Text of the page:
Why Everything You Think You Know About The World is Probably Wrong

 

Let’s start with a question. In the last 20 years, the proportion of the world’s population living in extreme poverty has..

a. Almost doubled

b. Remained more or less the same

c. Almost halved?

Interested in changing the world? Before you start, please read Factfulness by the late Hans Rosling with Ola Rosling and Anna Rosling Ronnlund. It is a brilliant, perspective-changing piece of work.

The book underlines how most of the stuff we think we know about the world is wrong. We get it wrong because of various instincts that are often fed by media, our schooling, our peers or unconscious prejudice.

The good news, is it’s not just you – everyone else, including most experts, tends to be way off the mark as well.

During his brilliant life Hans Rosling got the chance to talk to some of the world’s leading scientists, doctors, economic development experts and politicians and asked them simple questions about the world like the one above. They also got them wrong. Really wrong. So wrong that Hans worked out that statistically in many cases Chimpanzees could have returned more accurate answers.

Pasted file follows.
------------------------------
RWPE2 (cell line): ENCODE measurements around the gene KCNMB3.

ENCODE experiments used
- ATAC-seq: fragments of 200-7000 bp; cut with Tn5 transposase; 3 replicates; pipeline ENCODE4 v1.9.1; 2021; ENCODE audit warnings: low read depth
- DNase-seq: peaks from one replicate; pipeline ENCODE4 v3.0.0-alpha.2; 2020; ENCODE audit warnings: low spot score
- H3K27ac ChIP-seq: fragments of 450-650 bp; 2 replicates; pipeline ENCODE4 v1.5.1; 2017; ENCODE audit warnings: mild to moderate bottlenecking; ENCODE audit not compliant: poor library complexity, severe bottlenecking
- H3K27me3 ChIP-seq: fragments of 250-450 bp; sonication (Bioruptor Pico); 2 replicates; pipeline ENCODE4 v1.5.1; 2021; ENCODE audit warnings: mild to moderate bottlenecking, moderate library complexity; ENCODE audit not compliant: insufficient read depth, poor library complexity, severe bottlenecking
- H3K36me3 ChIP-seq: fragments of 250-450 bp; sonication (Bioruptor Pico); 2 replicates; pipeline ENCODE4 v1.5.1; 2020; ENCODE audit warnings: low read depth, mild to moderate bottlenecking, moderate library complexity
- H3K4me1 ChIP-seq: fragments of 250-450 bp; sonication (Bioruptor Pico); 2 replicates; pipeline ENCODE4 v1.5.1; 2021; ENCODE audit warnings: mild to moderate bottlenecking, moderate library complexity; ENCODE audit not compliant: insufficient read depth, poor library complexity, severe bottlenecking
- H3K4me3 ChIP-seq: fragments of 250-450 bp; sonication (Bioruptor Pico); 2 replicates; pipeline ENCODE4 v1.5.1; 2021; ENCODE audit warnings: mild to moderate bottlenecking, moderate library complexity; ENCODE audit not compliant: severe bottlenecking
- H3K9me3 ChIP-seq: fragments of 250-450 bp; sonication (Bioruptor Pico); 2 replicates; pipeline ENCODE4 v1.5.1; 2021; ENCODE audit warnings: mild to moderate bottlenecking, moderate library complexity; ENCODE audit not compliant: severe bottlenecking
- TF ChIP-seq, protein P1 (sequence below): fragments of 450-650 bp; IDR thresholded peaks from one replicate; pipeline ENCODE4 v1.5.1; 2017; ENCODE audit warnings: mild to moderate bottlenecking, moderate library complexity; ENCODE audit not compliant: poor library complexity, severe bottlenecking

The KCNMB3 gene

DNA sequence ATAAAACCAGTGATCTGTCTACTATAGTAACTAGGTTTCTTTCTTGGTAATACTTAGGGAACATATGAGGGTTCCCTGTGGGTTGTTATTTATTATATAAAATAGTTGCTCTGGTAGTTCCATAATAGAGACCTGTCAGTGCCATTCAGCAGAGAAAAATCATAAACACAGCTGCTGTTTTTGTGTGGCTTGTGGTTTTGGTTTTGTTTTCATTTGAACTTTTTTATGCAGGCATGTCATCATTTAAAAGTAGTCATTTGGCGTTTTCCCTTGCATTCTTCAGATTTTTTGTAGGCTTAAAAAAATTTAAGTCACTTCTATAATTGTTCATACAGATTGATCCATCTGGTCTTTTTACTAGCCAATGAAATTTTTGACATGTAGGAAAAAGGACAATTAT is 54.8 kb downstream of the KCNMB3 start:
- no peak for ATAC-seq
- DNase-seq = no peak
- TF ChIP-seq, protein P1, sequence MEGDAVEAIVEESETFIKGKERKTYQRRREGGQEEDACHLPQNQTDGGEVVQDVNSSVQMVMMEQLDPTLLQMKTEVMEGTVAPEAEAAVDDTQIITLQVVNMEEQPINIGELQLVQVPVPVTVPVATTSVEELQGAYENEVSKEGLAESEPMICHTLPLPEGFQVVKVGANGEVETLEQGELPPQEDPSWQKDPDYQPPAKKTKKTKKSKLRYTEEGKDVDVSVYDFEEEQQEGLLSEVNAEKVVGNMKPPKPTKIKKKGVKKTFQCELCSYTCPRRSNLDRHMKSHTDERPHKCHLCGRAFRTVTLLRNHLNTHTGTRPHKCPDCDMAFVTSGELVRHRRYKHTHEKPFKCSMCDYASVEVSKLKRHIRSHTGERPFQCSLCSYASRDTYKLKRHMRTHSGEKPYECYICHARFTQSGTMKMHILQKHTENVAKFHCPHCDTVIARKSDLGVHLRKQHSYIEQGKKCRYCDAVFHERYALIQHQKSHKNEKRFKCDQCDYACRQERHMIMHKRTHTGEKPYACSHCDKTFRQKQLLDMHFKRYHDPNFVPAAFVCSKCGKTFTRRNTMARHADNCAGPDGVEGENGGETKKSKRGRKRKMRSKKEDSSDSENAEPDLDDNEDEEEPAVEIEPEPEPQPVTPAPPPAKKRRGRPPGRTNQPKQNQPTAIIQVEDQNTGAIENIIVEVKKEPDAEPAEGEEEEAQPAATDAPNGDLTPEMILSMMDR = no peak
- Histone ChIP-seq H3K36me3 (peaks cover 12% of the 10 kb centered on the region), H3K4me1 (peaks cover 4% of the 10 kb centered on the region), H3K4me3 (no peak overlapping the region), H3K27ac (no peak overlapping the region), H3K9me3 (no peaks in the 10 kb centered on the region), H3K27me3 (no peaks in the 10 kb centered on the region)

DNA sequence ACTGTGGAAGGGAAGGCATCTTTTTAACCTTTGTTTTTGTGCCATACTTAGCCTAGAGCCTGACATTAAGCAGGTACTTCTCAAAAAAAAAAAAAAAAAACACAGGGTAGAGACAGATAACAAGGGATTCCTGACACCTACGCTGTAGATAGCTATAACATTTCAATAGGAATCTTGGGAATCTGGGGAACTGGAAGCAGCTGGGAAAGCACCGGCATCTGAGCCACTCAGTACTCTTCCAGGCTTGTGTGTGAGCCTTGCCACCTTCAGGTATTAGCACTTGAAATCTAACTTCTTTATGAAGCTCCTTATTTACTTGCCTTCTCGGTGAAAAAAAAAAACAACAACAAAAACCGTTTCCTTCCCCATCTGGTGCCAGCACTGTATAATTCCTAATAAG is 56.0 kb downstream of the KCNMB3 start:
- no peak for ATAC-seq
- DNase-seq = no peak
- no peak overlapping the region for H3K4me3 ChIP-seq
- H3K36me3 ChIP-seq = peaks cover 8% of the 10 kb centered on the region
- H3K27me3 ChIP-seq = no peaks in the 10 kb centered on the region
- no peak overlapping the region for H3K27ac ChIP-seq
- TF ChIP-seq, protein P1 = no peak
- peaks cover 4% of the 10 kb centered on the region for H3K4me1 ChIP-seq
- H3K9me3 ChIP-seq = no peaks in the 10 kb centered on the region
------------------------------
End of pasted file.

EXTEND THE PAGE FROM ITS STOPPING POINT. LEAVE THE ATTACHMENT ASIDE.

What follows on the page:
Here’s three standout facts that should change the way you look at the world

There is no such thing ‘developing and developed’

Hans calls this the ‘mega-misconception’ about a divided world. Incomes are growing, families are shrinking and access to education is mushrooming. Only 13 countries, or six per cent, of the world’s population can today be classed as ‘developing’ and most people live in middle income countries with access to basic healthcare, transport and education. Remember, just 200 years ago 85 per cent of the world lived in extreme poverty.

The World’s population will not just keep increasing

What Rosling calls the ‘straight line’ instinct might lead you to panic about the possibility of over-population. Today there are around 7.6bn people in the world and numbers have increased rapidly with 5bn people added over the last century. However, the growth has started to slow down, largely due to improved child health – meaning people having fewer and fewer children. The UN expects the world’s population to level out at around 11bn by the end of this century.

Terrorism is on the rise, but not where you think